The Union's third counterclaim alleges that in the course of the negotiation of the Sealift Agreement in the fall of 1982, MTL's negotiators made oral and written promises of a continuing relationship between MTL and the Union. The Union contends that it relied to its detriment on these promises of continuing relationship in making the concessions which formed the basis of the Sealift Agreement, and that MTL was barred, under a theory of promissory estoppel, from discontinuing the Master Agreement in June 1984, more than eighteen months later.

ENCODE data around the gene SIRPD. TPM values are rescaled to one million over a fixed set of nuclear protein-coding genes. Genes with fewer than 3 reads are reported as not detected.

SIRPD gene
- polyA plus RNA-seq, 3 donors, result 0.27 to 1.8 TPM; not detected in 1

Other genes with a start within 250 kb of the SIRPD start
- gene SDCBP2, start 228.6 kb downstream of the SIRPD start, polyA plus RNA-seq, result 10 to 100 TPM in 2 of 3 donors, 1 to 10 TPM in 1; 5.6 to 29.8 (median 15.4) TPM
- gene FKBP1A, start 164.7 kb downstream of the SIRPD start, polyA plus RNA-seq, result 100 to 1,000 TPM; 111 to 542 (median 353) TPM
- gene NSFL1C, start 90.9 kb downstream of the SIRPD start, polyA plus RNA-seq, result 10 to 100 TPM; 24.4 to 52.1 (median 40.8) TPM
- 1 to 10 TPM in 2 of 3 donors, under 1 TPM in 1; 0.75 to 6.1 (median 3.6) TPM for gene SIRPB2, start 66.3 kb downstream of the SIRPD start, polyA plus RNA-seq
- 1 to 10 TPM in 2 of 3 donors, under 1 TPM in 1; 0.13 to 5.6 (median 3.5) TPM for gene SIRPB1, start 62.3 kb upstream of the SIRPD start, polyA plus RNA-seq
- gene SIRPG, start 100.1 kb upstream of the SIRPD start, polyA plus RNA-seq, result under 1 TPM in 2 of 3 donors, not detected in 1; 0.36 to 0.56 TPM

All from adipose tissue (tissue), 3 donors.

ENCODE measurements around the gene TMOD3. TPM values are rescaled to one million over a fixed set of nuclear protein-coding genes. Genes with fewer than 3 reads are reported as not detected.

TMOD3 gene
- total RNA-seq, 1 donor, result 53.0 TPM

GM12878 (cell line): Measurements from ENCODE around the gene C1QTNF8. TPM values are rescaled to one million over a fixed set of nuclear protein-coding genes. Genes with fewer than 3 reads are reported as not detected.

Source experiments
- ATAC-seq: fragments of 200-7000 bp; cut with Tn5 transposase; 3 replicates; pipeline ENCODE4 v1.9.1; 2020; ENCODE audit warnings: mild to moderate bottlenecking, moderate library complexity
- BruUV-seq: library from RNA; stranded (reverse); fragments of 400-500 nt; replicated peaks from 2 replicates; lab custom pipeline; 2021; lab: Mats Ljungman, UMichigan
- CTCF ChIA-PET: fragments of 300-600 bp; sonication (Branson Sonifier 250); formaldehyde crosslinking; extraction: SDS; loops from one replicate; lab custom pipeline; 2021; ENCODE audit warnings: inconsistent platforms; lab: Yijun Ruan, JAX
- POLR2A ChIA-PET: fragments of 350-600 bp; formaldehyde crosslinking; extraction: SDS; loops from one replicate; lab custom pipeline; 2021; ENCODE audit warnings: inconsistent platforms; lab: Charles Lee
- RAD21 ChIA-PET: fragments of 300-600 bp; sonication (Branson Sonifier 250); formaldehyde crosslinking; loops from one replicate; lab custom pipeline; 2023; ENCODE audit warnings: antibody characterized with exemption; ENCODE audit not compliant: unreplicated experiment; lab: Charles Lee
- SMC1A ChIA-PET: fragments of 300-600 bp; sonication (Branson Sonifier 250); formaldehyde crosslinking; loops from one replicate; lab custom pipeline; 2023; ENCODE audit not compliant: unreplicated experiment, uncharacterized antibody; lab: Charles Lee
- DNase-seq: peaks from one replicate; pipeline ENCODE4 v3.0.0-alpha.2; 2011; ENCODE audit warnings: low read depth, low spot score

In support of its allegation of promises of a continuing relationship, the Union's president states in his affidavit that during and after the negotiations leading to the Sealift Agreement, MTL's representatives repeatedly made the statement that MTL and the Union were "partners." In particular, Captain Lowen states that such an assurance was made to him by MTL's president. n.19 [Footnote omitted] Captain Lowen also cites a statement made by MTL's president in a letter to him dated January 7, 1983, after the oral Sealift Agreement became effective. In that letter, MTL's president stated that "[w]ith your favorable action, we now look forward to putting these hard times in the shipping industry behind us and growing together." n.20 [Footnote omitted] In addition, Captain Lowen relies upon a letter sent by MTL to the United States Navy's Military Sealift Command, dated November 16, 1982, which states that "[o]ur relationship with our unions is an extremely close one, based in large part on the recognition that our endeavor is a cooperative one. Both MTL and its unions recognize the need for cost efficiency and have agreed that the long term interest of our industry is best served if we both contribute toward our common objective."